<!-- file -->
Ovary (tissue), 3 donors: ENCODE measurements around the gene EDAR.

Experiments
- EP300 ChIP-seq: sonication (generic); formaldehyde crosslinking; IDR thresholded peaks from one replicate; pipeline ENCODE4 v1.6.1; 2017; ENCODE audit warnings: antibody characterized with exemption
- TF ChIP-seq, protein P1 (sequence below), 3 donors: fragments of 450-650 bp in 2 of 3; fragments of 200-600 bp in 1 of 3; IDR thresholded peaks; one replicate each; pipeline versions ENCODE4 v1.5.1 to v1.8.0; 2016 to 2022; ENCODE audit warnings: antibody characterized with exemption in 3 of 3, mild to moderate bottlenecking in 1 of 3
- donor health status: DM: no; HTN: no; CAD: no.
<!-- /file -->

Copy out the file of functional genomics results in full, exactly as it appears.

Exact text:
Ovary (tissue), 3 donors: ENCODE measurements around the gene EDAR.

Experiments
- EP300 ChIP-seq: sonication (generic); formaldehyde crosslinking; IDR thresholded peaks from one replicate; pipeline ENCODE4 v1.6.1; 2017; ENCODE audit warnings: antibody characterized with exemption
- TF ChIP-seq, protein P1 (sequence below), 3 donors: fragments of 450-650 bp in 2 of 3; fragments of 200-600 bp in 1 of 3; IDR thresholded peaks; one replicate each; pipeline versions ENCODE4 v1.5.1 to v1.8.0; 2016 to 2022; ENCODE audit warnings: antibody characterized with exemption in 3 of 3, mild to moderate bottlenecking in 1 of 3
- donor health status: DM: no; HTN: no; CAD: no.